Humour reaches a far wider audience than the traditional "Check Your Breasts" message. I have breast cysts, and lots of them, but needed this extra reminder to check them. I'm embarrassed to admit that it's been a while since the last time I felt them up. The "Feel Them Up Friday" campaign fixed that, though.

    Nice job, Carol and Sarah. Great article, Kerri.

    x

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  12. @anidledad

    For the record, Crikey, where Melinda's piece was published, is mainly an email service. The censorship is not because Melinda is that prudish but because writing br_ast and s_x ensures Crikey avoids spam and content filters.

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  13. Kerri, thank you. I spent yesterday wondering if I should write a response to Ms TankardReist, but as she hadn't had the courtesy to even let me know she was taking me to task in a public forum I decided not to bother.
    What you say here was coherent, articulate and correct. Breasts are sexual objects, they also provide nutrition and can on occasion, prove deadly. By acknowledging that yes, they are multi facteted "objects" is important.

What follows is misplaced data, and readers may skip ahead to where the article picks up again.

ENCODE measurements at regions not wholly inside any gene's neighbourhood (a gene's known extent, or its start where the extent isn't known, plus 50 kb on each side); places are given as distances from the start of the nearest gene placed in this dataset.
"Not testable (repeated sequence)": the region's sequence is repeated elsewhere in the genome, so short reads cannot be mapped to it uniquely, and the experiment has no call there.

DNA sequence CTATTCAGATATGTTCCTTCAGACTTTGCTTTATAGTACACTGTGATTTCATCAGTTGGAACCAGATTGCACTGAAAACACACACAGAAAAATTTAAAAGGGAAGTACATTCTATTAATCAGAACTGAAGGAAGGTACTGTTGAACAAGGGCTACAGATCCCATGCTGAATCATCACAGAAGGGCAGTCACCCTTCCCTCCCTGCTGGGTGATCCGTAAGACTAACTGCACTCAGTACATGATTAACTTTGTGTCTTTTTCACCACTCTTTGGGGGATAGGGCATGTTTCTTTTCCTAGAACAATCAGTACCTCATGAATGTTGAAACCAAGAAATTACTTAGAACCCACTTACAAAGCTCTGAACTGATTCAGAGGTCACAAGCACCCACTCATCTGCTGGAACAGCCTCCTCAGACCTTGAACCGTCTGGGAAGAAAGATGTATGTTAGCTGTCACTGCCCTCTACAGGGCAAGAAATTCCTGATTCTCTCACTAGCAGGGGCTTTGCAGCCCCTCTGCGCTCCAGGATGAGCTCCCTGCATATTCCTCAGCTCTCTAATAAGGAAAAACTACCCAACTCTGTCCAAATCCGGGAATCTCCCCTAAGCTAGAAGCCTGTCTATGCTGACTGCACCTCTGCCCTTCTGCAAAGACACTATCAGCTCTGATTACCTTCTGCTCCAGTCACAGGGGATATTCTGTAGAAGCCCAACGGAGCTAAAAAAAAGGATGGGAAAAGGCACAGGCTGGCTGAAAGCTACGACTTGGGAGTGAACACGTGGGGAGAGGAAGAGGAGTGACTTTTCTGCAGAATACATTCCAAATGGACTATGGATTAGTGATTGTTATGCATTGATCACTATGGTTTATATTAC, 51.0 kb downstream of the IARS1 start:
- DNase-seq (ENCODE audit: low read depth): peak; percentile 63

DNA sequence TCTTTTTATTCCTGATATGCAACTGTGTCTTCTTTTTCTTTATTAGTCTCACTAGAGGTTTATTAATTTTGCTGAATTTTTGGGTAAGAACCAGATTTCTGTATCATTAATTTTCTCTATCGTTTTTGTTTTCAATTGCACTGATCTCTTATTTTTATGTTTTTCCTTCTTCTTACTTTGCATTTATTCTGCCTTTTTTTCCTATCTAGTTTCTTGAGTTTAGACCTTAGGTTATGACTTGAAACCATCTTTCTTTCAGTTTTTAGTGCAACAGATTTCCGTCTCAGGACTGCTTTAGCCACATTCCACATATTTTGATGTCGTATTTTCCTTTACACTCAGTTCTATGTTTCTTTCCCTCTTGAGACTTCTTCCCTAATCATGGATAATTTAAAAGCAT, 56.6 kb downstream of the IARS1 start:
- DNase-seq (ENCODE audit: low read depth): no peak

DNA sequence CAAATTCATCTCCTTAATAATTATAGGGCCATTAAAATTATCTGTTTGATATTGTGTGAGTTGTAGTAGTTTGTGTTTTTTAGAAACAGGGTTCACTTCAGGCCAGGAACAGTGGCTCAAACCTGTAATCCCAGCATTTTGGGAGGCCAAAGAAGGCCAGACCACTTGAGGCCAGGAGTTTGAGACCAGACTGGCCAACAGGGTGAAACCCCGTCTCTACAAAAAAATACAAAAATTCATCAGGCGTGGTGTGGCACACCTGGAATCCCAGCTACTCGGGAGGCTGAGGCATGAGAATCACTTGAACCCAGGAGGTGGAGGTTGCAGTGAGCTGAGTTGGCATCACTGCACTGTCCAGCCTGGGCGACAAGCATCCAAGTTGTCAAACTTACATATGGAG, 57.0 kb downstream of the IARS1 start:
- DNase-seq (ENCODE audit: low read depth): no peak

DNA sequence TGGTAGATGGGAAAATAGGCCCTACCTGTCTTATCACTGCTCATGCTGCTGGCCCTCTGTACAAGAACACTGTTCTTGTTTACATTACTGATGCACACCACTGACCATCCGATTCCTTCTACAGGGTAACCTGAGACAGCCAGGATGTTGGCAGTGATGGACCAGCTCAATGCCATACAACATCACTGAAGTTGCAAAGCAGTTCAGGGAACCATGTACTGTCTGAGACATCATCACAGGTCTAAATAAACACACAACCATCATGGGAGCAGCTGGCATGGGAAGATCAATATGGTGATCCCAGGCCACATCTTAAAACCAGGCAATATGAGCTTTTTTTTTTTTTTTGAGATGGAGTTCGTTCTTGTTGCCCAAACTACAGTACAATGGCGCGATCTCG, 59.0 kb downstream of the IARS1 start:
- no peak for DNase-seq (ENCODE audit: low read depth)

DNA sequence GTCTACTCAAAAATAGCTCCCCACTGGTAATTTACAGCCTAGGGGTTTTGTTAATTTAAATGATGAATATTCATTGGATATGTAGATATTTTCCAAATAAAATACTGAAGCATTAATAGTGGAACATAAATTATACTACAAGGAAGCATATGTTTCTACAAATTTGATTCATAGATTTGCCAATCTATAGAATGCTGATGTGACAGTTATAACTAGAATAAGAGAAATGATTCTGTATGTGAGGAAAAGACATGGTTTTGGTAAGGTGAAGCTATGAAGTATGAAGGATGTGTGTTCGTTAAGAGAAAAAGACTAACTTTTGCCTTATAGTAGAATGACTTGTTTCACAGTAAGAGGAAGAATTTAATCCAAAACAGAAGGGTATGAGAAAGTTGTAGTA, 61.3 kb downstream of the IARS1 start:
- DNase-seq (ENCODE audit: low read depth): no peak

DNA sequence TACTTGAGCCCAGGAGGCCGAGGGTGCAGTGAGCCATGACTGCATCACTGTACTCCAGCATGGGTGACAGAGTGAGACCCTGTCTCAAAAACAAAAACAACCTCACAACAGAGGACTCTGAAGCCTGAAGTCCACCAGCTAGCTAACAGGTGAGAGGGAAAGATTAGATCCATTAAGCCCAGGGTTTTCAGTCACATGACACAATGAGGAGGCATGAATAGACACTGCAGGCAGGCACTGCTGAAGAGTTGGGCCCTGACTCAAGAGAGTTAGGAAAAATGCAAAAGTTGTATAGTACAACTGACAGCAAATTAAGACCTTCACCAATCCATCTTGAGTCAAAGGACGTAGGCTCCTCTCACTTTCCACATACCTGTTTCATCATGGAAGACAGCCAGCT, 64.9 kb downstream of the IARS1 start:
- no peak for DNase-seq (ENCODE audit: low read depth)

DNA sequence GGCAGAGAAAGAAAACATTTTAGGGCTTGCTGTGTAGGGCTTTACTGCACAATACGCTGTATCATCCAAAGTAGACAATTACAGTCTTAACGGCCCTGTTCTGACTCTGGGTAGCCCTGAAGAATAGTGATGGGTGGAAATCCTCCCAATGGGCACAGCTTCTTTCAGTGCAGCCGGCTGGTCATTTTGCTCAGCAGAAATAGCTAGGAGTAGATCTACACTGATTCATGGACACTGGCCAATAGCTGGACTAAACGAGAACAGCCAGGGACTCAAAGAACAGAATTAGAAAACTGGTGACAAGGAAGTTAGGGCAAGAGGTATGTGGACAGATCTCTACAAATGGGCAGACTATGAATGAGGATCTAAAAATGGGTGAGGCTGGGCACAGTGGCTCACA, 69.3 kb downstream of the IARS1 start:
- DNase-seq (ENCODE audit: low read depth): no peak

I completely disagree with Ms TankardReist's on much of what she said, but mostly that she thought our "campaign" (a late night twitter conversation equates to a campaign these days, who knew?) focused on breasts as objects for male sexuality.
    Here's the thing. By taking that viewpoint I interpreted it as her saying that I wasn't smart enough to differentiate between a tongue in cheek punchline that highlighted a serious issue.
    I am.
    The vast majority of women and men who took part in our "campaign" were too.
    We had hundreds if not thousands of women who freely admitted they hadn't done a breast exam recently check for lumps.